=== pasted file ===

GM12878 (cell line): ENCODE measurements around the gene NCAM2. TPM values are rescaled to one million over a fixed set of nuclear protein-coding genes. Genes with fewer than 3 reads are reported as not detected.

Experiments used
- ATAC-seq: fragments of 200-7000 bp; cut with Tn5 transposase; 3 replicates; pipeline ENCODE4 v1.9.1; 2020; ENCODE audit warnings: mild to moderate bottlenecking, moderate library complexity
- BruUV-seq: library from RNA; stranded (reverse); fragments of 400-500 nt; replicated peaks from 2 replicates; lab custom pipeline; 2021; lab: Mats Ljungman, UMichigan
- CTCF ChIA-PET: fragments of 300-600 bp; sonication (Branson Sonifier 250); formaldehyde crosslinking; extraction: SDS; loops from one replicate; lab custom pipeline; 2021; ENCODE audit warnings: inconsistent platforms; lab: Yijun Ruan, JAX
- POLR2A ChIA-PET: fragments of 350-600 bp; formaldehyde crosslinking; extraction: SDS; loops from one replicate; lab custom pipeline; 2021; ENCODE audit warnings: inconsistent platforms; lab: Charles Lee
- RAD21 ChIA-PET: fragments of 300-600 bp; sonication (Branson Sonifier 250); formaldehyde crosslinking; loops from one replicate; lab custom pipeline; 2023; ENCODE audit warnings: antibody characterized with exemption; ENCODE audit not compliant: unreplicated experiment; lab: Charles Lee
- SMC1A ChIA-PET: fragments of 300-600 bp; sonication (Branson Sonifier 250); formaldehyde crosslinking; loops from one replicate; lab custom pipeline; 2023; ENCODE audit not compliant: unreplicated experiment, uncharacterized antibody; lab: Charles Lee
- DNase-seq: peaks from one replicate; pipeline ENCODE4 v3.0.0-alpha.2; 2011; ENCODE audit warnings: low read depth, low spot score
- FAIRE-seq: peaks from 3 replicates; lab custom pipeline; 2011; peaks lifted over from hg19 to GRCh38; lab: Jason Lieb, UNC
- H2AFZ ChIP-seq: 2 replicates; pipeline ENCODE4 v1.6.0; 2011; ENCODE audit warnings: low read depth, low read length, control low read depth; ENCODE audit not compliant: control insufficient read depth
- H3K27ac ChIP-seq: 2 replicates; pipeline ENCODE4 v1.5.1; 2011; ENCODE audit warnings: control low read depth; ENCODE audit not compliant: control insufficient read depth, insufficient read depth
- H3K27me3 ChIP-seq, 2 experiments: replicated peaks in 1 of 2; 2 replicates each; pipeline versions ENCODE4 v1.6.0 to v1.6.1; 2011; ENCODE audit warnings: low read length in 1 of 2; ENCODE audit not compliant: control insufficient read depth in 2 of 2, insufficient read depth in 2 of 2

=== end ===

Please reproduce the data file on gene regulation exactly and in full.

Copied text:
GM12878 (cell line): ENCODE measurements around the gene NCAM2. TPM values are rescaled to one million over a fixed set of nuclear protein-coding genes. Genes with fewer than 3 reads are reported as not detected.

Experiments used
- ATAC-seq: fragments of 200-7000 bp; cut with Tn5 transposase; 3 replicates; pipeline ENCODE4 v1.9.1; 2020; ENCODE audit warnings: mild to moderate bottlenecking, moderate library complexity
- BruUV-seq: library from RNA; stranded (reverse); fragments of 400-500 nt; replicated peaks from 2 replicates; lab custom pipeline; 2021; lab: Mats Ljungman, UMichigan
- CTCF ChIA-PET: fragments of 300-600 bp; sonication (Branson Sonifier 250); formaldehyde crosslinking; extraction: SDS; loops from one replicate; lab custom pipeline; 2021; ENCODE audit warnings: inconsistent platforms; lab: Yijun Ruan, JAX
- POLR2A ChIA-PET: fragments of 350-600 bp; formaldehyde crosslinking; extraction: SDS; loops from one replicate; lab custom pipeline; 2021; ENCODE audit warnings: inconsistent platforms; lab: Charles Lee
- RAD21 ChIA-PET: fragments of 300-600 bp; sonication (Branson Sonifier 250); formaldehyde crosslinking; loops from one replicate; lab custom pipeline; 2023; ENCODE audit warnings: antibody characterized with exemption; ENCODE audit not compliant: unreplicated experiment; lab: Charles Lee
- SMC1A ChIA-PET: fragments of 300-600 bp; sonication (Branson Sonifier 250); formaldehyde crosslinking; loops from one replicate; lab custom pipeline; 2023; ENCODE audit not compliant: unreplicated experiment, uncharacterized antibody; lab: Charles Lee
- DNase-seq: peaks from one replicate; pipeline ENCODE4 v3.0.0-alpha.2; 2011; ENCODE audit warnings: low read depth, low spot score
- FAIRE-seq: peaks from 3 replicates; lab custom pipeline; 2011; peaks lifted over from hg19 to GRCh38; lab: Jason Lieb, UNC
- H2AFZ ChIP-seq: 2 replicates; pipeline ENCODE4 v1.6.0; 2011; ENCODE audit warnings: low read depth, low read length, control low read depth; ENCODE audit not compliant: control insufficient read depth
- H3K27ac ChIP-seq: 2 replicates; pipeline ENCODE4 v1.5.1; 2011; ENCODE audit warnings: control low read depth; ENCODE audit not compliant: control insufficient read depth, insufficient read depth
- H3K27me3 ChIP-seq, 2 experiments: replicated peaks in 1 of 2; 2 replicates each; pipeline versions ENCODE4 v1.6.0 to v1.6.1; 2011; ENCODE audit warnings: low read length in 1 of 2; ENCODE audit not compliant: control insufficient read depth in 2 of 2, insufficient read depth in 2 of 2